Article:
Overview and Facts
Schizophrenia is a serious illness that most often strikes between the ages of 16 and 30. It affects the way a person thinks, feels and acts. People who suffer from schizophrenia may have trouble distinguishing between what’s real and what’s imagined. They may also appear withdrawn and have difficulty expressing normal emotions when among groups of people.
- Delusions--ideas that are false. For example, the belief that a government agency is after you, or that you are a famous person from history.
- Hallucinations--seeing or hearing things that are not there.
- Disordered Thinking--thoughts do not follow a logical pattern; for example, individuals may jump to topics that have no rational connection.
- Cognitive Challenges--abilities such as memory, concentration, organization, and planning for the future may be compromised.
People with schizophrenia may become withdrawn and lack motivation take care of basic tasks such as bathing, doing laundry, and cooking meals.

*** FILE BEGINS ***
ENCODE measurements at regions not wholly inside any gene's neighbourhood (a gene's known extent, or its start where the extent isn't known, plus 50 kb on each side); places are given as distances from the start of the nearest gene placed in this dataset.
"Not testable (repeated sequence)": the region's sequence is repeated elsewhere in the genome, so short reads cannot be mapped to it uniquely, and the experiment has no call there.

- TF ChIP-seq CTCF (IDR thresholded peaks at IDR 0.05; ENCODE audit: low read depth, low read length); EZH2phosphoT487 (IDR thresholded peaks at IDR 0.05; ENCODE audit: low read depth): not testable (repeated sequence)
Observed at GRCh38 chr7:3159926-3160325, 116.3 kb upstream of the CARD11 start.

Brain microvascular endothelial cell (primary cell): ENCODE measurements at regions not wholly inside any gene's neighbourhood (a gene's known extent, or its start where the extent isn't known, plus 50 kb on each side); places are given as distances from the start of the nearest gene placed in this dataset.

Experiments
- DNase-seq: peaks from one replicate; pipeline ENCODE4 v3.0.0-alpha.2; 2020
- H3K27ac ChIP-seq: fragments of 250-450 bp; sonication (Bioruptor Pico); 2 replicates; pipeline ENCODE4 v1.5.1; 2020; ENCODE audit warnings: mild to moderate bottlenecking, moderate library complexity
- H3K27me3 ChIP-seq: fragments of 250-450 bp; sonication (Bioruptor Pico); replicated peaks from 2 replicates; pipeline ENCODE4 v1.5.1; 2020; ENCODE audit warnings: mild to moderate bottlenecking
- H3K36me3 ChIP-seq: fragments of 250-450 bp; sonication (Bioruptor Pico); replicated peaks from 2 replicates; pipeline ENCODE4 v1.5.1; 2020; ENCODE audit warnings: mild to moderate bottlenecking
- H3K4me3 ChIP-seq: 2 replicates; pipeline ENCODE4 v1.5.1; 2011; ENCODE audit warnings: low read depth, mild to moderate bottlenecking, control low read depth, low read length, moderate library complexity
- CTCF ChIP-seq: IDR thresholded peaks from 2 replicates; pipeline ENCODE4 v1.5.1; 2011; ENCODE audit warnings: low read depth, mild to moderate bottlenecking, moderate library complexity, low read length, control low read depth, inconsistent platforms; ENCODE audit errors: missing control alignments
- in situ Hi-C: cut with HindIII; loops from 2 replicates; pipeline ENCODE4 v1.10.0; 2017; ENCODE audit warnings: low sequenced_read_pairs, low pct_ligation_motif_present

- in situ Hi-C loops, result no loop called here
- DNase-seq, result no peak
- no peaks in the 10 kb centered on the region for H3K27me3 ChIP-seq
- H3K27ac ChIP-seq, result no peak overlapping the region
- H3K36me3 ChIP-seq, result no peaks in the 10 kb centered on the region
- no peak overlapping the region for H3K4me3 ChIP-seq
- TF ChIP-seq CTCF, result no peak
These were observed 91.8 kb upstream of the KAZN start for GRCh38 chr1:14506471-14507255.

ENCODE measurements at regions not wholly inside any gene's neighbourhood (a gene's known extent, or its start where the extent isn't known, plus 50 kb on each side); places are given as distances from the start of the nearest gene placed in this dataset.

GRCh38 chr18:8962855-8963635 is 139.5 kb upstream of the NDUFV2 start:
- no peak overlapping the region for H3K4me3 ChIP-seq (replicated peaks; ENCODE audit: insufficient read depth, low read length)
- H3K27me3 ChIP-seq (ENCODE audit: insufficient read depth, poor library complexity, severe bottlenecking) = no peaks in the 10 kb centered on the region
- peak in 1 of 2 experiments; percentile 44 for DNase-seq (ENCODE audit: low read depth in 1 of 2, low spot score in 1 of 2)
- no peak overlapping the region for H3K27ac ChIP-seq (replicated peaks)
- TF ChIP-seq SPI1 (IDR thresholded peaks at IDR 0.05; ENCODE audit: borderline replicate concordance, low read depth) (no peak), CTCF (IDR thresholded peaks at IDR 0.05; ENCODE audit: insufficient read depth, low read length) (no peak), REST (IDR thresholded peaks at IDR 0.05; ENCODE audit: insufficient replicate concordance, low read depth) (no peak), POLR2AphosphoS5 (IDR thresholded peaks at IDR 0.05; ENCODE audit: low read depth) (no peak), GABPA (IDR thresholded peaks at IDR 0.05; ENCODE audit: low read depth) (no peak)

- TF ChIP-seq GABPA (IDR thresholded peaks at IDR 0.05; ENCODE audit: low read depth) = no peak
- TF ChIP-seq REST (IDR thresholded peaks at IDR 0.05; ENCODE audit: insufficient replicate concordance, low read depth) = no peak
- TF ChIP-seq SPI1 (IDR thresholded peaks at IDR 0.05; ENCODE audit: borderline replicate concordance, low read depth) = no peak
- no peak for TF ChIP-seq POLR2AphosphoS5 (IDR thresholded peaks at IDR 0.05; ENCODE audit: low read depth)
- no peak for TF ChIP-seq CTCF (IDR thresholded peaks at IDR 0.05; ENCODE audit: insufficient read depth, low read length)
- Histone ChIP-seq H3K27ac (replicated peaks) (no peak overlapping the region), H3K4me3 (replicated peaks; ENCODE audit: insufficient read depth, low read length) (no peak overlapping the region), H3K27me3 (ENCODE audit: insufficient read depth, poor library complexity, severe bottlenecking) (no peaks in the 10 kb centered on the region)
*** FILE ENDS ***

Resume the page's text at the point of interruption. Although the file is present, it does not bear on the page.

NOTE: In spite of popular media portrayals, people with schizophrenia do not suffer from split- or multiple personality disorder.
Possible causes of schizophrenia include:
- Genetics--some experts believe schizophrenia is passed down in families.
- Brain Structure and Chemistry--in people with schizophrenia, certain parts of their brains are larger than they should be, and others are smaller. Their brain cells also have fewer connections and have differences in neurotransmitters (chemical messengers in the brain).
To rule out schizophrenia, experts may first conduct a series of exams including a medical history, physical exam, blood tests, and brain imaging.
If schizophrenia is suspected, a psychiatrist or psychologist may use special interviews and assessment tools along with family interviews.
Treatment for schizophrenia may involve a combination of:
- Medication(s)--medications known as antipsychotics are often a centerpiece in the treatment of schizophrenia.
- Psychological and social support--these may include individual therapy, family therapy, training in social skills and how to more effectively participate in daily activities such as housekeeping, shopping, etc.
- Hospitalization--in severe cases or during periods of crisis, short- or longer term hospitalization may be required to ensure the person’s safety and to maintain proper nutrition, hygiene, and rest.